The wonderful Andy jumped on the idea, and it just grew from there – it didn’t take much to convince our fantastic local community to donate both food & drink and their time. On Tuesday, the St Mary’s Respite Centre was up and running and serving many tired, hungry policemen (and other emergency services).
I managed to get along Wednesday night for 2.5 hours, making sandwiches, serving police and getting to know some of the others who I hadn’t met before – always great to meet community-spirited locals! I even managed to get a chance to chat to our lovely Borough Commander Steve Wisbey who told us what had been happening locally, and what plans for the immediate future were. It was great to have our minds put to rest – and he was a jolly nice fella too! It was great to be able to come home and tell The Girl what was going on, as she had found the whole situation ‘a bit scary’.
I went along again last night for about the same length of time, and this time saw more people that I knew, as well as others from the previous night – and there seemed to be even more police there tonight. It was a fantastic atmosphere, even when it got extremely busy and I didn’t have a momen’ts respite from preparing jacket potatoes, chilli, sausages or paninis (yes reall – we are THAT sophisticated in our charity here in the Stow!) I was surprised how much I enjoyed it all!
Last night the police wrote a load of thank you messages for us, which were really touching – especially a couple who wrote poems – it was great to feel that our efforts were so appreciated (photo of the board from Martin’s pics)!
I will definitely be going along again tomorrow, and probably on Sunday too. I’d love to hear if anywhere else in London has been doing similar.
Much kudos to the church group – especially Andy, Dean, Nic and Frances who have been tireless in their support, organising the volunteers, getting the word out, gaining the support of local businesses etc and actually making this happen – an amazing bunch of people!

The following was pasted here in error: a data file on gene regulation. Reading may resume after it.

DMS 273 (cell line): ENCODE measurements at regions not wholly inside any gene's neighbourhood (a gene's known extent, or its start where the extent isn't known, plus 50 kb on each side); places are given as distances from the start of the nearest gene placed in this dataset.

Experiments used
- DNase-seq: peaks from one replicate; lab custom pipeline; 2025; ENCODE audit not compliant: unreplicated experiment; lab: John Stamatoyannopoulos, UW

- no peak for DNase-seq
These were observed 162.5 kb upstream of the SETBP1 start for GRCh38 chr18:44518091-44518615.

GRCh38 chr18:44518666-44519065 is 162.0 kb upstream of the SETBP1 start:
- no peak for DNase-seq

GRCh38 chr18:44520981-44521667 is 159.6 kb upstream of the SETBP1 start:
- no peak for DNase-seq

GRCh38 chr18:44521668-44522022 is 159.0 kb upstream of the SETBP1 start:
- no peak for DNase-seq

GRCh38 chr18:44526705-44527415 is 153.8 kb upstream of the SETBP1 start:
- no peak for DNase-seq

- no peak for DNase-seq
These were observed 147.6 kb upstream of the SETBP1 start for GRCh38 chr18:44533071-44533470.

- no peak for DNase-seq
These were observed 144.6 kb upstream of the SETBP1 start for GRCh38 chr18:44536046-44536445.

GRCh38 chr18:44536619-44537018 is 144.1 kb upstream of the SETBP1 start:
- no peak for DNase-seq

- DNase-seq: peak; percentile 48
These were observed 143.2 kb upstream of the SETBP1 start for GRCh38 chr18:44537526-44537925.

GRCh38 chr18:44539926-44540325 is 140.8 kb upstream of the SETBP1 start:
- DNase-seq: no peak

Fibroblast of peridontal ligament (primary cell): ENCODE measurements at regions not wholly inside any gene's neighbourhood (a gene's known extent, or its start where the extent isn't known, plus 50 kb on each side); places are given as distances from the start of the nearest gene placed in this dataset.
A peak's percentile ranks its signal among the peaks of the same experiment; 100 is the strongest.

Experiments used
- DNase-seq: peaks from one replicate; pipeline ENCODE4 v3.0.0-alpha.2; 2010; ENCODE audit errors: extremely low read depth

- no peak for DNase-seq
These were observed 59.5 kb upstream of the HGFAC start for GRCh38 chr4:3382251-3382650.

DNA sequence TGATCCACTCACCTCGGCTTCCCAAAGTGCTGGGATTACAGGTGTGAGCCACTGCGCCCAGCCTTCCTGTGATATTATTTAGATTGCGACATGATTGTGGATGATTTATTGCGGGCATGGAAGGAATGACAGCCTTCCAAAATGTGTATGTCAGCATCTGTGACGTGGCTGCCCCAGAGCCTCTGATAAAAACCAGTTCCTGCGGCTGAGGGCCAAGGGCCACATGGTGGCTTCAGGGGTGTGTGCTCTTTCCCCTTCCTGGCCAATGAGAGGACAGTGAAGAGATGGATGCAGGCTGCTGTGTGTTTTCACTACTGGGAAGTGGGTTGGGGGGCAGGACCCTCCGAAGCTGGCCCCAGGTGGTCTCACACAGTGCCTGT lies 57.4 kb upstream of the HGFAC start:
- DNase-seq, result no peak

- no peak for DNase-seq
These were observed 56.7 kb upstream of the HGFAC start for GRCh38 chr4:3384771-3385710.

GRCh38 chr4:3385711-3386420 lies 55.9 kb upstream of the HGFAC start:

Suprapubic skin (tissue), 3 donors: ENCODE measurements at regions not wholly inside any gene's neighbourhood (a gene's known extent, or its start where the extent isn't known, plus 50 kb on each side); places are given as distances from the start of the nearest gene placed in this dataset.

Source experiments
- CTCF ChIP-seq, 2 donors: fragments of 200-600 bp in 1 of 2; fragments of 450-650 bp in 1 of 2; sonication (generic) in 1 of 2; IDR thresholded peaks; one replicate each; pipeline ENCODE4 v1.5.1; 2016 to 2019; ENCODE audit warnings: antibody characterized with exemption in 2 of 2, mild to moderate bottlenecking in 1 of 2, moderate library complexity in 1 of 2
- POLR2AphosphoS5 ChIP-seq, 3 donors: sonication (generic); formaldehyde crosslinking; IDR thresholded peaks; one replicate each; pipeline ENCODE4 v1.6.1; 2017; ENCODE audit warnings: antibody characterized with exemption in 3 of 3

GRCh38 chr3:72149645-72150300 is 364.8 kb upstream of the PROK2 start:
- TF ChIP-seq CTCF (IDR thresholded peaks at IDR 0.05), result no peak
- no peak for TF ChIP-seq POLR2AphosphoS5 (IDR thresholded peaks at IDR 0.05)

I was out taking photos of charity shops around Camden earlier (as you do!) and I (ironically) walked past a couple of Save the Children chuggers.
The first one came up to me and I just said “No thanks” and he went away. all well and good, so I just had to get past the second one.
He stood right in front of me, looking me straight in the eye and smiling. Obviously it helped that he was pretty cute.
Chugger: Can I have a moment of your time?
Me: No, I give to enough charities thanks…and always in my own time!
Chugger: Do you know about Save the Children
Me: I know a LOT about Save the Children thank you
Chugger: How about a hug then? That’s free!
Me: Oh, OK then.
And yes. I did. I hugged the chugger. And it did indeed make me smile, and gave me a little warm feeling without needing to give to charity.
Before she went off to school, The Girl made another one of those comments that makes me laugh hysterically but unable to show it, and just love her even more.
They have a non-uniform day today, and are paying 50p for the privilege, which will go to DEC for Haiti.
So, she got dressed this morning, and then came into me and said “OK, so, do you think I look OK? I think I was right to put this outfit together – I used my girlie intuition and sense of style.”
Oh how I laughed (on the inside).
And then she definitely proved that she’s my daughter, she said “I had a look in my moneybox, and I don’t have 50p, so I thought I’d give £1 instead, as it IS for the poor earthquake victims isn’t it – and that’s charity.”
I gave her a big kiss on the head and said she looked great, and that she IS great and I love her. 🙂